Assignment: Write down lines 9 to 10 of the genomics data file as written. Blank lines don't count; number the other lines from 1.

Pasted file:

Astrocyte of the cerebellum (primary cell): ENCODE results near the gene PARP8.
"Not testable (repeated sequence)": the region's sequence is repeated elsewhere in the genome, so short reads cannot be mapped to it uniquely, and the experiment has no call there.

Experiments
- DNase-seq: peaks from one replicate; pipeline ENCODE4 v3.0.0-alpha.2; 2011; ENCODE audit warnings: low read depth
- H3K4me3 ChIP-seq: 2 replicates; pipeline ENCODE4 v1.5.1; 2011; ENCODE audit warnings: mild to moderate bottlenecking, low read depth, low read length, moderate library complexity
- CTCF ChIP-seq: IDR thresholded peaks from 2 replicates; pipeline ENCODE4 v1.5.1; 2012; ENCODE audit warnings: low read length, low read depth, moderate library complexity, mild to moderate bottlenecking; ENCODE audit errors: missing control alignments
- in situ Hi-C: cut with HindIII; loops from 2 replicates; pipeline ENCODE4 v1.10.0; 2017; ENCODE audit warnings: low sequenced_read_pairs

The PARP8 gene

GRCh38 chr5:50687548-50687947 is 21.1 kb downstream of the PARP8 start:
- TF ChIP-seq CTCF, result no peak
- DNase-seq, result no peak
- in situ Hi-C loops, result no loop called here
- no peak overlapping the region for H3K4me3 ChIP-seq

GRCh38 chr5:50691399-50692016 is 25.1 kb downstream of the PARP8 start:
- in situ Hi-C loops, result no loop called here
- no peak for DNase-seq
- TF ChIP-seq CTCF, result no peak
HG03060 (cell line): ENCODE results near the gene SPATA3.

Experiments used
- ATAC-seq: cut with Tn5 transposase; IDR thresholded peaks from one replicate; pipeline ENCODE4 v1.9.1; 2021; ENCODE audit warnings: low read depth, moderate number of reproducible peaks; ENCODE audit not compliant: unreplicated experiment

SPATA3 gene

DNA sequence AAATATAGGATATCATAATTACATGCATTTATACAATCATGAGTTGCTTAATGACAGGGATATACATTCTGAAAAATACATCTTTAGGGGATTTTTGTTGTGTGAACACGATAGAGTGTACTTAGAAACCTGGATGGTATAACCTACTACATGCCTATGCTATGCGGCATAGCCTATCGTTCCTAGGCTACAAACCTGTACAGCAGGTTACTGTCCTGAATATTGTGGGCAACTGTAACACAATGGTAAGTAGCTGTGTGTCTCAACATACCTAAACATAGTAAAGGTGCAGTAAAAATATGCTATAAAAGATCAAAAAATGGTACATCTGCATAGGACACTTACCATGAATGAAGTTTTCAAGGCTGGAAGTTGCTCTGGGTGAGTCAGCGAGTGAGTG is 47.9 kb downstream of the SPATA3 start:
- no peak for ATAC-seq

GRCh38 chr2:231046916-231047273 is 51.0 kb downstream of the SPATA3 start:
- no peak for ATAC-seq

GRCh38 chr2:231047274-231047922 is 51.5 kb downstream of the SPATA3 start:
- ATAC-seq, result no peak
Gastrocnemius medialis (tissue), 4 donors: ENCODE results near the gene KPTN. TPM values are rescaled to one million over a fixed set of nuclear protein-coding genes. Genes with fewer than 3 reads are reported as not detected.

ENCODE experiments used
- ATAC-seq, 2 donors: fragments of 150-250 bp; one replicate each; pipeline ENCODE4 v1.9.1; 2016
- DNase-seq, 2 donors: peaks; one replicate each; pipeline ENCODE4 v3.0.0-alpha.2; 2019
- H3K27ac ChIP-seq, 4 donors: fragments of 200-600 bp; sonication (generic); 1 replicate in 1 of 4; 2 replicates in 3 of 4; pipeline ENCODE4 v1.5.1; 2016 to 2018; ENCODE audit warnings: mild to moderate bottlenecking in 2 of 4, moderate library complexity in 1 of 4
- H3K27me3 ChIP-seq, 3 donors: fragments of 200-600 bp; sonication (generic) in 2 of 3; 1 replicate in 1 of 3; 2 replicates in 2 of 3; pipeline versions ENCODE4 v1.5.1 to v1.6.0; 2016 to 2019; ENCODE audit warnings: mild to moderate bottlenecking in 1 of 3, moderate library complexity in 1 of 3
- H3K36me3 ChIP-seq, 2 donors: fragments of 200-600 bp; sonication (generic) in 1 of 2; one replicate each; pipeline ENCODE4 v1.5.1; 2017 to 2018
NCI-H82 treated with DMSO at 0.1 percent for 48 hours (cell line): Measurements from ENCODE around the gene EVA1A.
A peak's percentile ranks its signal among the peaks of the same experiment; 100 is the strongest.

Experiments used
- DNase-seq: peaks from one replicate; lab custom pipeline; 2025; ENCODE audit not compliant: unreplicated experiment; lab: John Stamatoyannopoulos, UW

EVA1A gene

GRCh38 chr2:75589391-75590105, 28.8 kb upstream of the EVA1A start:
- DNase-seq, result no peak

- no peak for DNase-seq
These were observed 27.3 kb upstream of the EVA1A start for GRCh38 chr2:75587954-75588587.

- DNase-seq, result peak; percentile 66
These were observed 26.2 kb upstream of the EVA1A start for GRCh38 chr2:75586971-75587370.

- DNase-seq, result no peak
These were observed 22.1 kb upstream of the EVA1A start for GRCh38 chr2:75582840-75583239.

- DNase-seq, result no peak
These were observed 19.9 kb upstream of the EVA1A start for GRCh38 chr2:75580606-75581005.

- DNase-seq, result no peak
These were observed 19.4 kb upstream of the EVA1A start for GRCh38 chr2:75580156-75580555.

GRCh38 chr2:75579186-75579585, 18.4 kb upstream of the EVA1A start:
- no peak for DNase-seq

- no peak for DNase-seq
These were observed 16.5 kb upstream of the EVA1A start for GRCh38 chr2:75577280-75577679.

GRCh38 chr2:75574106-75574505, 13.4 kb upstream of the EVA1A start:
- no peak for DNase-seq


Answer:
GRCh38 chr5:50687548-50687947 is 21.1 kb downstream of the PARP8 start:
- TF ChIP-seq CTCF, result no peak